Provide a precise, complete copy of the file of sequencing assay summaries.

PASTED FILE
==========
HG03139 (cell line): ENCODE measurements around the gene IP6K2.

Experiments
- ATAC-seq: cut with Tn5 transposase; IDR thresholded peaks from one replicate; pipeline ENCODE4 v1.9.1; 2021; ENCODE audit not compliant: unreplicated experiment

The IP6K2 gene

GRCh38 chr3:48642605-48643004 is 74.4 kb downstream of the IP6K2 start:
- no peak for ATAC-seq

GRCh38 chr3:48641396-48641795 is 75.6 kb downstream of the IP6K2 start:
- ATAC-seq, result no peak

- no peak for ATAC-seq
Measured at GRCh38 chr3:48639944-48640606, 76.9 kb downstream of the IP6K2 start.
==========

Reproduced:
HG03139 (cell line): ENCODE measurements around the gene IP6K2.

Experiments
- ATAC-seq: cut with Tn5 transposase; IDR thresholded peaks from one replicate; pipeline ENCODE4 v1.9.1; 2021; ENCODE audit not compliant: unreplicated experiment

The IP6K2 gene

GRCh38 chr3:48642605-48643004 is 74.4 kb downstream of the IP6K2 start:
- no peak for ATAC-seq

GRCh38 chr3:48641396-48641795 is 75.6 kb downstream of the IP6K2 start:
- ATAC-seq, result no peak

- no peak for ATAC-seq
Measured at GRCh38 chr3:48639944-48640606, 76.9 kb downstream of the IP6K2 start.